Goodbye, Gitmo. President Trump appears to have soured on the idea of sending domestic terrorists to the Guantanamo Bay detention facility in the wake of the terrorist attack that killed eight people in New York this week. In a series of tweets, Trump expressed a preference for the civilian criminal court system, saying that trying suspects at Guantanamo “takes much longer” and that “There is also something appropriate about keeping him in the home of the horrible crime he committed.”

Russian hacking targets revealed. Hackers working for Russian intelligence have tried to break into at least 4,700 Gmail accounts from users around the world, according to a database of targeted email addresses which cybersecurity firm SecureWorks shared with the AP. Among Moscow’s 573 American targets were defense and intelligence contractors, Russia experts, and around 130 Democratic party officials.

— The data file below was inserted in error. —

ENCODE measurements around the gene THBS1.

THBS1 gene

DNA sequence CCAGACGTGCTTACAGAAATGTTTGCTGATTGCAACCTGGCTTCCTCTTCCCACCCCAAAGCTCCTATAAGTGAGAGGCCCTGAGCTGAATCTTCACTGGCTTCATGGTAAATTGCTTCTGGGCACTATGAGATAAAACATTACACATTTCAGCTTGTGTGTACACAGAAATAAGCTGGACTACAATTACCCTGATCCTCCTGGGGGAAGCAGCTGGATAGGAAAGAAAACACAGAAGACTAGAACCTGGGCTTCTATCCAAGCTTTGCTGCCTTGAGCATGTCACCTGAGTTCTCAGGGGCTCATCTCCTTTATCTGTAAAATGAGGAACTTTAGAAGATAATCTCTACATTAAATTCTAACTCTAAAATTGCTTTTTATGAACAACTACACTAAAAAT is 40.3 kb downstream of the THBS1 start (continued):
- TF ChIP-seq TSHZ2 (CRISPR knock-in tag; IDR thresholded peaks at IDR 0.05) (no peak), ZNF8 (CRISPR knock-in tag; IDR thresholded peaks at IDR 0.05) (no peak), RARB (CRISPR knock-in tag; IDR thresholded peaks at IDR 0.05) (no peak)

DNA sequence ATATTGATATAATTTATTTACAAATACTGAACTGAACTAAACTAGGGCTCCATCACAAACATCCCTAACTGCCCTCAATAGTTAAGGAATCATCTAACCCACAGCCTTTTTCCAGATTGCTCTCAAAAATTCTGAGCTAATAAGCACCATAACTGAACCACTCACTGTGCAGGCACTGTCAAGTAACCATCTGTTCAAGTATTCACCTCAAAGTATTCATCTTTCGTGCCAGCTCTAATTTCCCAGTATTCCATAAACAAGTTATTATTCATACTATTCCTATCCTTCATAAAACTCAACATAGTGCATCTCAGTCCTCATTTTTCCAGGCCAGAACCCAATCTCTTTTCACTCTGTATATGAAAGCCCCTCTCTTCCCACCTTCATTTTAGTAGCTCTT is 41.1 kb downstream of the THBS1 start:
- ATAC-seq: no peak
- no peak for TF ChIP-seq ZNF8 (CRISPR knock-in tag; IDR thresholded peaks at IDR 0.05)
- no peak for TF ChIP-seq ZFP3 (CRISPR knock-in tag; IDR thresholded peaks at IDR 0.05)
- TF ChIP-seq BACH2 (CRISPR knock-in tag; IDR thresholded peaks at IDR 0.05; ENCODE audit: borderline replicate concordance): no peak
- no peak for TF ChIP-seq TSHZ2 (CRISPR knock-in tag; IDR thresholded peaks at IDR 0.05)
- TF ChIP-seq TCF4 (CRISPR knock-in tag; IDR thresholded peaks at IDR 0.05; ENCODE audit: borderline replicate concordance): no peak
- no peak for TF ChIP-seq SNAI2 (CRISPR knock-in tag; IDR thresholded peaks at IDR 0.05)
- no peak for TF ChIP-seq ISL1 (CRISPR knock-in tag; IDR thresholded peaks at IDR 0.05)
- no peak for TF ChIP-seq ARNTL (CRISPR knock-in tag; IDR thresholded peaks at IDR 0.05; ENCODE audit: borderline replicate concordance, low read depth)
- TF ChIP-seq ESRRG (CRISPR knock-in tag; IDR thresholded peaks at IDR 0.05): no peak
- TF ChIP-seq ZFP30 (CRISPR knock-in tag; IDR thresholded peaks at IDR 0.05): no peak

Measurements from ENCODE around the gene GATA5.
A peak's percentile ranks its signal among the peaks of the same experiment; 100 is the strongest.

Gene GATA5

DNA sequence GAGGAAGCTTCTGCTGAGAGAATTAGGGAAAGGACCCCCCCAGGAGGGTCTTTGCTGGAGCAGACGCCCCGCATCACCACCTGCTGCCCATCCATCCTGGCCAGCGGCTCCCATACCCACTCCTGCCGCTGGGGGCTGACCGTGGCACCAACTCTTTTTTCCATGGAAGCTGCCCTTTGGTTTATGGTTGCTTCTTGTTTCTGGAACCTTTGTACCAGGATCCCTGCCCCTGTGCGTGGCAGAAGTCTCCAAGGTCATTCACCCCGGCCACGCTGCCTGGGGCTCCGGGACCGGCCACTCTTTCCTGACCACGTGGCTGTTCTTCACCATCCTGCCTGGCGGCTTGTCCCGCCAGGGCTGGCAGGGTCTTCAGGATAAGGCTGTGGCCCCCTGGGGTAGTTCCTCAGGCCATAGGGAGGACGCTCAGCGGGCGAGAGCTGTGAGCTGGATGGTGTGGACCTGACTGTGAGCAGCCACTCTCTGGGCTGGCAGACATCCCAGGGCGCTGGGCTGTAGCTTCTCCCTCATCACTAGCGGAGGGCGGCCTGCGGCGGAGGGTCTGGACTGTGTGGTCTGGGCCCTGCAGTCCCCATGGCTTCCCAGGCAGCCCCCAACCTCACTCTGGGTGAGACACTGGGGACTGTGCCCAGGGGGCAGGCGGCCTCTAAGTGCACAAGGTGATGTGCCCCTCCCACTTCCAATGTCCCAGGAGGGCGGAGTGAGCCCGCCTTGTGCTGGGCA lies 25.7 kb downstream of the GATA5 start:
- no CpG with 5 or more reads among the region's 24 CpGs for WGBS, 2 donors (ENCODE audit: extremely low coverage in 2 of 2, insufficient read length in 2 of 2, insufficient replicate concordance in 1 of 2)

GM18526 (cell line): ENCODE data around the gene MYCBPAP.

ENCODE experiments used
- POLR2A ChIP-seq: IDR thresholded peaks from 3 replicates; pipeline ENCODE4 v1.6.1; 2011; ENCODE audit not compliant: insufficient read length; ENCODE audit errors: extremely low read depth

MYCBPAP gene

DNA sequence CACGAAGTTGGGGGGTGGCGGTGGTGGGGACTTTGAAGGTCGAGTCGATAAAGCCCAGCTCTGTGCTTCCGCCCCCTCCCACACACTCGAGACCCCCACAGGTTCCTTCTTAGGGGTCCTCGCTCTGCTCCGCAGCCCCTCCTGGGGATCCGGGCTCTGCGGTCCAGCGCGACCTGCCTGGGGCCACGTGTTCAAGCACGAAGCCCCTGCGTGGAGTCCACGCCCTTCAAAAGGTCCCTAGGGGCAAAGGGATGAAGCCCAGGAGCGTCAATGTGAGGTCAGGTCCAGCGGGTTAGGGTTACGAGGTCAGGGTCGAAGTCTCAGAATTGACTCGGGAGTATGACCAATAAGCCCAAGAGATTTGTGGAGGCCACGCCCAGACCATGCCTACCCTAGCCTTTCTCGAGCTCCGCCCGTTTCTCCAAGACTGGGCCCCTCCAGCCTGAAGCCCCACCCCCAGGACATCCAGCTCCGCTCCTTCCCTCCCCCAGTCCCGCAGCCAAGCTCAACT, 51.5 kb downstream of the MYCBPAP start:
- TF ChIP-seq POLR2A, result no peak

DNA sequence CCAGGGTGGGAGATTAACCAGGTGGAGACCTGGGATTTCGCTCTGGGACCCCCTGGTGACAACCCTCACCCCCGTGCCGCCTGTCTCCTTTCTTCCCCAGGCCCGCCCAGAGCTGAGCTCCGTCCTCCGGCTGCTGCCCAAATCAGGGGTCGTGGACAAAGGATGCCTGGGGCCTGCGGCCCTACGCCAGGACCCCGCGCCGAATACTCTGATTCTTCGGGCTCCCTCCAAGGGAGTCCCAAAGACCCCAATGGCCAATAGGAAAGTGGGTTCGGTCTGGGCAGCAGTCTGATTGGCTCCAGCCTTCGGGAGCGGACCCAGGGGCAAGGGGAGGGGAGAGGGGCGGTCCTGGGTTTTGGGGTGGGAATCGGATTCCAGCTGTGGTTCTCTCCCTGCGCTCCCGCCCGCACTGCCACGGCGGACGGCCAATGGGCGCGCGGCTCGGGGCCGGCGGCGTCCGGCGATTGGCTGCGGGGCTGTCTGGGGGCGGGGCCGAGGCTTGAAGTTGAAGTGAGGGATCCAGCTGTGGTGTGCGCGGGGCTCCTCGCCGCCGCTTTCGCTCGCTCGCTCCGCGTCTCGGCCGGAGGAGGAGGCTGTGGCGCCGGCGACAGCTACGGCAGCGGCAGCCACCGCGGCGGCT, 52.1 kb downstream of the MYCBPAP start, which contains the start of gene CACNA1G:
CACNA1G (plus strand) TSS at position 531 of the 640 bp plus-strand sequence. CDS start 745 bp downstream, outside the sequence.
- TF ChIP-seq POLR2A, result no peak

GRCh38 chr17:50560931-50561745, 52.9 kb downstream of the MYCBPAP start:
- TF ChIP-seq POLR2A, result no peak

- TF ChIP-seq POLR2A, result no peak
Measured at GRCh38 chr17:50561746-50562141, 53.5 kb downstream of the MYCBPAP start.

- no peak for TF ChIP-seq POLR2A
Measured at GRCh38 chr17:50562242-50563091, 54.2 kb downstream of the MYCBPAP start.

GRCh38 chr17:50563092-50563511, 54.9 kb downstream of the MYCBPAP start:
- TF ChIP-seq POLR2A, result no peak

The day the music died. A Twitter employee shut down President Donald Trump’s Twitter account for around 11 minutes on the employee’s last day of work. The company quickly brought Trump’s account back up but the incident raises questions and a series of uncomfortable what-ifs about what kind of international incidents or crises a rogue employee or hacker could provoke with access to the presidential Twitter feed.

Former Trump bodyguard to testify. Keith Schiller, a close confidante of the president who worked until September as director of Oval Office operations, will appear next week before the House intelligence committee as part of the ongoing Russia probe. Democrats view Schiller as an important witness due to his proximity to Trump.